Sure, Twilight may be all the rage, but most modern novels don't reach nearly that level of success, and for good reason: they're too weighty and dull, argues The Telegraph's Harry Mount. "There just aren't enough enjoyable ones around," Mount explains. "It's as if, to be taken seriously, you've got to be at least a bit boring." He's got a very interesting argument for why that's so:
Too much respect for the novel is part of the problem. In an age of literary festivals in every provincial town, and writing courses at every red-brick university, everyone is encouraged to be a writer, and writing is considered a sacred art. Well, if everyone writes, there'll be more bad novels. And if writing is thought sacred, they will become more boring.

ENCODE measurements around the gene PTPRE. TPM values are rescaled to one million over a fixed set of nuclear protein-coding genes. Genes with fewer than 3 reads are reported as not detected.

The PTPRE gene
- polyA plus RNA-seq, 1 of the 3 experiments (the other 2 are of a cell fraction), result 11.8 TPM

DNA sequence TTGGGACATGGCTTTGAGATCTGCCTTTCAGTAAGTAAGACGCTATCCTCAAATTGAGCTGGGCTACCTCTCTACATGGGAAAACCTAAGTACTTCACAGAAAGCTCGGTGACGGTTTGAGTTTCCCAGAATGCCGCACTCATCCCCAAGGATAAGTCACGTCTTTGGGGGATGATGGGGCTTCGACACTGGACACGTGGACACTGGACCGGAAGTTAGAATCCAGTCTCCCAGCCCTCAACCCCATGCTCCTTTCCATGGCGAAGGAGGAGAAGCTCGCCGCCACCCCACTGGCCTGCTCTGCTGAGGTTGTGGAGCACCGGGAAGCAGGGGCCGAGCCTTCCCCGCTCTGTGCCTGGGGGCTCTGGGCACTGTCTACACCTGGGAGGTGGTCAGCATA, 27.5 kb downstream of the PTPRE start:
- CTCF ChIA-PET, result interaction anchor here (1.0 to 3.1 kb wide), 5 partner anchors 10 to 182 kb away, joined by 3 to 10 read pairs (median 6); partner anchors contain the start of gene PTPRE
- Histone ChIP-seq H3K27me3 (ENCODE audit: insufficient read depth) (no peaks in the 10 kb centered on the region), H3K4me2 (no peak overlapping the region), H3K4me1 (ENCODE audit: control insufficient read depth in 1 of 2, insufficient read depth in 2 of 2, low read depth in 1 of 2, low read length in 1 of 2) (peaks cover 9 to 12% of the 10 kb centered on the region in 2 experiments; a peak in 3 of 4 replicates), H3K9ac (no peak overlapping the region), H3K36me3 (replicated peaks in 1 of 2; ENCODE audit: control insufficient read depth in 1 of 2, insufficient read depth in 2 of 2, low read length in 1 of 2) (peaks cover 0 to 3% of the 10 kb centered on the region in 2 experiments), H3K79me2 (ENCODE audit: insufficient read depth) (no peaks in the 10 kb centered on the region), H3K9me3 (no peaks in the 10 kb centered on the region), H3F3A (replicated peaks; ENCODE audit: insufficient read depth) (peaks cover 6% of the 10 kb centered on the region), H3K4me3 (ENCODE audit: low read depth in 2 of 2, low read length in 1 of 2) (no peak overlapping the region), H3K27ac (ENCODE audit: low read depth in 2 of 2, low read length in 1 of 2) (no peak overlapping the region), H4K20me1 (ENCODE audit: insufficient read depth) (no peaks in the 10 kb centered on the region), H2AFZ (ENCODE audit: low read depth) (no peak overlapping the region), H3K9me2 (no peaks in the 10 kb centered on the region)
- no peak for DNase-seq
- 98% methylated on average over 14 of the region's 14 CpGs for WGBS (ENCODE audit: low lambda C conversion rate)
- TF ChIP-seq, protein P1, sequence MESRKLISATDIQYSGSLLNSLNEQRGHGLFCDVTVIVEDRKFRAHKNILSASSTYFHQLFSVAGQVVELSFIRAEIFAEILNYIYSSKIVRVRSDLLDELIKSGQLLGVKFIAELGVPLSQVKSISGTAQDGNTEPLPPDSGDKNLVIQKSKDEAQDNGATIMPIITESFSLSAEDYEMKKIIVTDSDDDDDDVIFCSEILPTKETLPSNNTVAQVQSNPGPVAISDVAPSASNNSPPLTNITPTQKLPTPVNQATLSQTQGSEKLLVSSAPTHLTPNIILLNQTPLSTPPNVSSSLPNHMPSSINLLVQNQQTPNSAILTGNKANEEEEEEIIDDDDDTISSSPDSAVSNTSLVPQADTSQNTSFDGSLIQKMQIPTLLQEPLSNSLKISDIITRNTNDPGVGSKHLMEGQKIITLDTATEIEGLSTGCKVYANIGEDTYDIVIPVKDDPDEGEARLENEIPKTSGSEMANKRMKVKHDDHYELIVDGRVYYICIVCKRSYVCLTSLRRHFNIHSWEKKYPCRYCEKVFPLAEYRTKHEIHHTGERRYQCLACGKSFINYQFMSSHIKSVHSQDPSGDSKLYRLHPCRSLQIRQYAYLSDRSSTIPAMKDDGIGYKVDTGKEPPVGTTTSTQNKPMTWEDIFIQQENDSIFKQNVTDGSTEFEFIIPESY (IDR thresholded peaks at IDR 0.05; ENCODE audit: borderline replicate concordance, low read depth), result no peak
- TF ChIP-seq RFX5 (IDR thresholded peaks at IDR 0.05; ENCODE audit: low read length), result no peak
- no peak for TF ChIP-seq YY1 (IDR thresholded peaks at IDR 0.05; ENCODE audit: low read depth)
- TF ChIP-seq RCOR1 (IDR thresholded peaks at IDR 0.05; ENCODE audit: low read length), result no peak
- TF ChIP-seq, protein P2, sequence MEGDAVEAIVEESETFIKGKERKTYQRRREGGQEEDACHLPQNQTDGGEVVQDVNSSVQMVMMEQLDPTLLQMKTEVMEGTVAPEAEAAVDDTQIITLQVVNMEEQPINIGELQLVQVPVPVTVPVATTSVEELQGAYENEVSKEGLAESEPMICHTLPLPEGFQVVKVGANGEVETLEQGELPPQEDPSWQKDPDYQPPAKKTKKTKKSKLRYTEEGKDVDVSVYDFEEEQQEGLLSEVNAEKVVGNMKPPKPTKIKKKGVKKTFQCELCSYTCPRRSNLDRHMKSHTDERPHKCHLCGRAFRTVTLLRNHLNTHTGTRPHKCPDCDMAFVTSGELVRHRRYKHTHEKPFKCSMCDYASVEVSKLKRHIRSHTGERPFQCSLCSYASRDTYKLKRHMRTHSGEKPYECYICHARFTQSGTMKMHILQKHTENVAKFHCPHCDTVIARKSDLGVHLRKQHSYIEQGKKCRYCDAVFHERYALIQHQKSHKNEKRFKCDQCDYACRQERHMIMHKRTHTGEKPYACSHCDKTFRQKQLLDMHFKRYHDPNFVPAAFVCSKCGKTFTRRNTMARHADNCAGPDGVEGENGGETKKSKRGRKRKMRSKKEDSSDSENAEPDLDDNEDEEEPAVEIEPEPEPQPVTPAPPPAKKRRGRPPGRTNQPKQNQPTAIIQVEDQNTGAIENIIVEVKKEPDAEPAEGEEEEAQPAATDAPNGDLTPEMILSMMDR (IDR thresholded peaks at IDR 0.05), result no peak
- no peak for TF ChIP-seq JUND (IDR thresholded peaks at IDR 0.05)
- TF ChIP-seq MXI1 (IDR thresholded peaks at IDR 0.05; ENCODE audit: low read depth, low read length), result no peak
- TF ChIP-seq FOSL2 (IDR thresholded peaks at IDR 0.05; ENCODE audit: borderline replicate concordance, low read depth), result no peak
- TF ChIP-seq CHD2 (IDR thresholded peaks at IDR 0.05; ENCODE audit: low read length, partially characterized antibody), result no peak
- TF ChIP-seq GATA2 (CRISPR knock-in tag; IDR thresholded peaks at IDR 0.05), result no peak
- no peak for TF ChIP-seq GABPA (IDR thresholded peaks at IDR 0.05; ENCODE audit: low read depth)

All this, of course, leads him to a striking conclusion for those still caught up in the question of whether the Internet will hurt literature. Mount thinks that the Internet is a "threat to novels"—but just the bad and tedious ones. "The web should be a wake-up call to novelists - to try to be funnier, sadder or more interesting. ... A brilliant novelist would only be helped by the internet. If another Evelyn Waugh or F Scott Fitzgerald turned up tomorrow, they would be read by millions, online and on the page."
This article is from the archive of our partner The Wire.